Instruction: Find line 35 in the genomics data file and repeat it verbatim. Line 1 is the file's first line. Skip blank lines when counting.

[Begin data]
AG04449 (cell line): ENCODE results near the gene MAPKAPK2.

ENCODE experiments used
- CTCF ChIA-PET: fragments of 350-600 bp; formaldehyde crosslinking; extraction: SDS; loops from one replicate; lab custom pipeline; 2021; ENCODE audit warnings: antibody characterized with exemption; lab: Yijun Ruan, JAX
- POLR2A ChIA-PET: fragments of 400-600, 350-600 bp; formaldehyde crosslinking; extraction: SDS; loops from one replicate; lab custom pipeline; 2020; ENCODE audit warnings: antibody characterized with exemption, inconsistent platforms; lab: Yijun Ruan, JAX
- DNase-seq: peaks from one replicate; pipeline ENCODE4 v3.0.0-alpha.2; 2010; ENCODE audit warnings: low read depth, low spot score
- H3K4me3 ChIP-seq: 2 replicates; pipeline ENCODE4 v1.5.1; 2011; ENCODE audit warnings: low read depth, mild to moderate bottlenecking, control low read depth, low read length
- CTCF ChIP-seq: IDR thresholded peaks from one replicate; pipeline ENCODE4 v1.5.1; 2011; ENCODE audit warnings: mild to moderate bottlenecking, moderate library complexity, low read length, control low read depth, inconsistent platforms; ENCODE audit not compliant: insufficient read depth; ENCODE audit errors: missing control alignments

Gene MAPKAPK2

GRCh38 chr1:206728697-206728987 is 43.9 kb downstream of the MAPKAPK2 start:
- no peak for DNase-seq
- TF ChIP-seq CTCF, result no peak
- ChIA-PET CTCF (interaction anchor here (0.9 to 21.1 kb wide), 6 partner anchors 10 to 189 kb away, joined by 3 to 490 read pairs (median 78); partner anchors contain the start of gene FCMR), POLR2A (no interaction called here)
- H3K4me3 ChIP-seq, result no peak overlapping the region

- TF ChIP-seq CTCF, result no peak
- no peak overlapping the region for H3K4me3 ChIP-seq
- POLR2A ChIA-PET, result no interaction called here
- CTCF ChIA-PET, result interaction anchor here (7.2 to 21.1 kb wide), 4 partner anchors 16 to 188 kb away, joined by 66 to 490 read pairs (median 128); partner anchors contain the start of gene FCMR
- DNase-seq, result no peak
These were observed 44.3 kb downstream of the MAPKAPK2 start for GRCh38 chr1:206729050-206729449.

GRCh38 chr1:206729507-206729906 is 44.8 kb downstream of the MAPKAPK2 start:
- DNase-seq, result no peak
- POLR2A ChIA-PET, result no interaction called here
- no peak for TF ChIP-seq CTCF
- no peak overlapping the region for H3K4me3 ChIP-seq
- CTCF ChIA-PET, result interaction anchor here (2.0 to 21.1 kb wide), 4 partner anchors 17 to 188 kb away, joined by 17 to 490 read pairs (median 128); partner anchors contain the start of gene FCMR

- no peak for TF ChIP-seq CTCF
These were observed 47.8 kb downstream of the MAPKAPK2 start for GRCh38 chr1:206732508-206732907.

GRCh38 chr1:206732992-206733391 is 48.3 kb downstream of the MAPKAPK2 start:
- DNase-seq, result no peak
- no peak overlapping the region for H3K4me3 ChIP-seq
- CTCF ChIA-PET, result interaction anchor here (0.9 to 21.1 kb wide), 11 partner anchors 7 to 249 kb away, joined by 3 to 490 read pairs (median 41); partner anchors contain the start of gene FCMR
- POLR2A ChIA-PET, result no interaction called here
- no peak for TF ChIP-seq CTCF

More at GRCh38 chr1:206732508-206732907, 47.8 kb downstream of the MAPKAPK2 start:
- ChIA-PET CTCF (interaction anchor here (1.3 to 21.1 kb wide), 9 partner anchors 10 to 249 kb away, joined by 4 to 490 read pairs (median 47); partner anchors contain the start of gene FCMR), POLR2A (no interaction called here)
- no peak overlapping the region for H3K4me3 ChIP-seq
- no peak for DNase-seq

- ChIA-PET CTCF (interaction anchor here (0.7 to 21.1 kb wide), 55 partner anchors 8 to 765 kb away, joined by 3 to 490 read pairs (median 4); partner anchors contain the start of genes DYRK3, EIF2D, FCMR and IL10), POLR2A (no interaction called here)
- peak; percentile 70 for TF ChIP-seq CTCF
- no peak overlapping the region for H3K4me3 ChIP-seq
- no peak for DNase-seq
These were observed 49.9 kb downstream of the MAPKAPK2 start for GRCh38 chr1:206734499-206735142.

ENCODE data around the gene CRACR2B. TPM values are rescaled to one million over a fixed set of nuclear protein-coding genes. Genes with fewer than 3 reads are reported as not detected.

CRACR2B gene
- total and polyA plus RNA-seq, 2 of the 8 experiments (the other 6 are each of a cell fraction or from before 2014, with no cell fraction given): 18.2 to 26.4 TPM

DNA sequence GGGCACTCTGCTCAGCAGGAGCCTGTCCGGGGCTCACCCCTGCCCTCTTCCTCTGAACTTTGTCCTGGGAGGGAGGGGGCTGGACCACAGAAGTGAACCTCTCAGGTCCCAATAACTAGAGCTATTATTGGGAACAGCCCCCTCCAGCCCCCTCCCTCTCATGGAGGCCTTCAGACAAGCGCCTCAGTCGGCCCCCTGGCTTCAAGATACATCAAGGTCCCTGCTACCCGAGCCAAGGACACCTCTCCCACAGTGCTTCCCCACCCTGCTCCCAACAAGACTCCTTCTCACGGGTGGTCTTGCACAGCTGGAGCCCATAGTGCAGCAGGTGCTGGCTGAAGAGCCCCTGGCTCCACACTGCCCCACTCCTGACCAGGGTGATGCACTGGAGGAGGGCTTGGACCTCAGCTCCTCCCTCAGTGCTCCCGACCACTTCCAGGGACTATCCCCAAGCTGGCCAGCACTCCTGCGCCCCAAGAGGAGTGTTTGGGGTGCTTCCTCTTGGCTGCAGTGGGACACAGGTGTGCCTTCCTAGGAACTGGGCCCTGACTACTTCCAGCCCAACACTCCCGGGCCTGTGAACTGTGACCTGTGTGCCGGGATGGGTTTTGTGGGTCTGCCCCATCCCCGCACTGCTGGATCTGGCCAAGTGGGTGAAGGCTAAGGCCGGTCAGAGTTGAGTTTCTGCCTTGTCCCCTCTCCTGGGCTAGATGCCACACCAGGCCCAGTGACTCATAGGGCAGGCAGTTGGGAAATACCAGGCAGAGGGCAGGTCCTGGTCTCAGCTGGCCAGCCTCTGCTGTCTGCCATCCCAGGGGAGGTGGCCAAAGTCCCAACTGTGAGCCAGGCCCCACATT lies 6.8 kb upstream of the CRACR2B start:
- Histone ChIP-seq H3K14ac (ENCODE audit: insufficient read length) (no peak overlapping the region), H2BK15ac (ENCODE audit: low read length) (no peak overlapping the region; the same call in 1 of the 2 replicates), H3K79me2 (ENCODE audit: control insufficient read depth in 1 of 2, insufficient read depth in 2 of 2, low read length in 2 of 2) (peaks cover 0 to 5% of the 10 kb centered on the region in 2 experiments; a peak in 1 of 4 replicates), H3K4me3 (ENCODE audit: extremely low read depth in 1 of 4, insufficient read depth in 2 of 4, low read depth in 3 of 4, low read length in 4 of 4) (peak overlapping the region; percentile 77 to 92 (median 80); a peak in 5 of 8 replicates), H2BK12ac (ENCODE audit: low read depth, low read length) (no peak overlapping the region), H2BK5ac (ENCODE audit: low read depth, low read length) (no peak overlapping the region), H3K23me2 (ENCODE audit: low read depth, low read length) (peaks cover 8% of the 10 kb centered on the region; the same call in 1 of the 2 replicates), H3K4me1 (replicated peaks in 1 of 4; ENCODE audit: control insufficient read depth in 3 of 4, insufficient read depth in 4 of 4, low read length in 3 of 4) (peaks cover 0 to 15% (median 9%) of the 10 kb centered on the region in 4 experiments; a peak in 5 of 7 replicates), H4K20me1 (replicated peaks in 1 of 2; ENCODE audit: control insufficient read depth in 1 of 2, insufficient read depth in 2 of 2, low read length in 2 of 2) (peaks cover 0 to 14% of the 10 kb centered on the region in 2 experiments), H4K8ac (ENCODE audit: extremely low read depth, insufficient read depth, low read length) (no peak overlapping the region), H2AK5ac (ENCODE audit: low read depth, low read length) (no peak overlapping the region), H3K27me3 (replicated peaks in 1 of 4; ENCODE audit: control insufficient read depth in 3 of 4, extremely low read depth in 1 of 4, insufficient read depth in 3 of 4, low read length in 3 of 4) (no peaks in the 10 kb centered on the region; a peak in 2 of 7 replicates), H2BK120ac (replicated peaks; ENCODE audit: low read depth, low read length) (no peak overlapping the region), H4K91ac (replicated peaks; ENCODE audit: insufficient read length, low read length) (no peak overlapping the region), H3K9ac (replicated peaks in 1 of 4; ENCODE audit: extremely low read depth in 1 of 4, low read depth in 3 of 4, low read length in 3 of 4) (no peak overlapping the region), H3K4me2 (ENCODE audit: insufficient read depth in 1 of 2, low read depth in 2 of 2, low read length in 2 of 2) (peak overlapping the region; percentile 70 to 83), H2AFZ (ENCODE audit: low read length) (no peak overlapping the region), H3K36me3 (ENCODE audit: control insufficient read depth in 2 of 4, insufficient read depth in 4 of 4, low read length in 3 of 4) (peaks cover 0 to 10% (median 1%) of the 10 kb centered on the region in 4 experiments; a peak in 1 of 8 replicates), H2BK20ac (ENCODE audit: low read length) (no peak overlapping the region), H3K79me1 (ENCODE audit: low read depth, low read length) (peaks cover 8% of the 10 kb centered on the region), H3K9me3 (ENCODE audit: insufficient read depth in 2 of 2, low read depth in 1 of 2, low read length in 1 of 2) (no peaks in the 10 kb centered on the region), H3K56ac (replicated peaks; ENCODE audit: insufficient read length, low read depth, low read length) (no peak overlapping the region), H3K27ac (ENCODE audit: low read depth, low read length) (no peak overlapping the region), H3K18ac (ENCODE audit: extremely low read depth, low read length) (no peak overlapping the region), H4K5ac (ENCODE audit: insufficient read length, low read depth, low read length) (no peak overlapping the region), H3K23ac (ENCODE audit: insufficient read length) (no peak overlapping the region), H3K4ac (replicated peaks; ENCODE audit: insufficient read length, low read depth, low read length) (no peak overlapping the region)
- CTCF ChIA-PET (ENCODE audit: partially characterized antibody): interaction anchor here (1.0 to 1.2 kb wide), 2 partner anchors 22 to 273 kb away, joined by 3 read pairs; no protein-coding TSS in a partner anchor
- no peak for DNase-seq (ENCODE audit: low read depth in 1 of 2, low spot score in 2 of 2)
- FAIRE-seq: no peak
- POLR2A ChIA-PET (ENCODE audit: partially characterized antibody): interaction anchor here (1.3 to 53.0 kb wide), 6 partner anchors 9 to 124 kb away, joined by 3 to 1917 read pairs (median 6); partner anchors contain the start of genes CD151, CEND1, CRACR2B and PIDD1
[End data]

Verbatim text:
- ChIA-PET CTCF (interaction anchor here (1.3 to 21.1 kb wide), 9 partner anchors 10 to 249 kb away, joined by 4 to 490 read pairs (median 47); partner anchors contain the start of gene FCMR), POLR2A (no interaction called here)